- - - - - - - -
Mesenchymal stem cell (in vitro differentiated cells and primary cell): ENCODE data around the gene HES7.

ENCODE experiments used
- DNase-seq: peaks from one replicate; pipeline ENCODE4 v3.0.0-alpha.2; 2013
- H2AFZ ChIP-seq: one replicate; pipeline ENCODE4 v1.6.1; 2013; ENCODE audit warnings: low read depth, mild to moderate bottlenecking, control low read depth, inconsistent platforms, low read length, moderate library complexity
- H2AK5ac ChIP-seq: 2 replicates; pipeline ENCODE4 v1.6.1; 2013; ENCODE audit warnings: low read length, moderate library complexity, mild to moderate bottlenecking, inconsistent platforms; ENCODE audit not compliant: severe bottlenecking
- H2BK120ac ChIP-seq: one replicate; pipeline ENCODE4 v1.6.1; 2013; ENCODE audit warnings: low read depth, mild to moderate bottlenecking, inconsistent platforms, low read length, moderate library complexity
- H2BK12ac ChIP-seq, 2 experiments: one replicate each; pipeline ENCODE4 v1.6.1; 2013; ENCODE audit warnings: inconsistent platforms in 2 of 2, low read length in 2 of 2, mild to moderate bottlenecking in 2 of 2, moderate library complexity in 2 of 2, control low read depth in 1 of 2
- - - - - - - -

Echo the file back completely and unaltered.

Mesenchymal stem cell (in vitro differentiated cells and primary cell): ENCODE data around the gene HES7.

ENCODE experiments used
- DNase-seq: peaks from one replicate; pipeline ENCODE4 v3.0.0-alpha.2; 2013
- H2AFZ ChIP-seq: one replicate; pipeline ENCODE4 v1.6.1; 2013; ENCODE audit warnings: low read depth, mild to moderate bottlenecking, control low read depth, inconsistent platforms, low read length, moderate library complexity
- H2AK5ac ChIP-seq: 2 replicates; pipeline ENCODE4 v1.6.1; 2013; ENCODE audit warnings: low read length, moderate library complexity, mild to moderate bottlenecking, inconsistent platforms; ENCODE audit not compliant: severe bottlenecking
- H2BK120ac ChIP-seq: one replicate; pipeline ENCODE4 v1.6.1; 2013; ENCODE audit warnings: low read depth, mild to moderate bottlenecking, inconsistent platforms, low read length, moderate library complexity
- H2BK12ac ChIP-seq, 2 experiments: one replicate each; pipeline ENCODE4 v1.6.1; 2013; ENCODE audit warnings: inconsistent platforms in 2 of 2, low read length in 2 of 2, mild to moderate bottlenecking in 2 of 2, moderate library complexity in 2 of 2, control low read depth in 1 of 2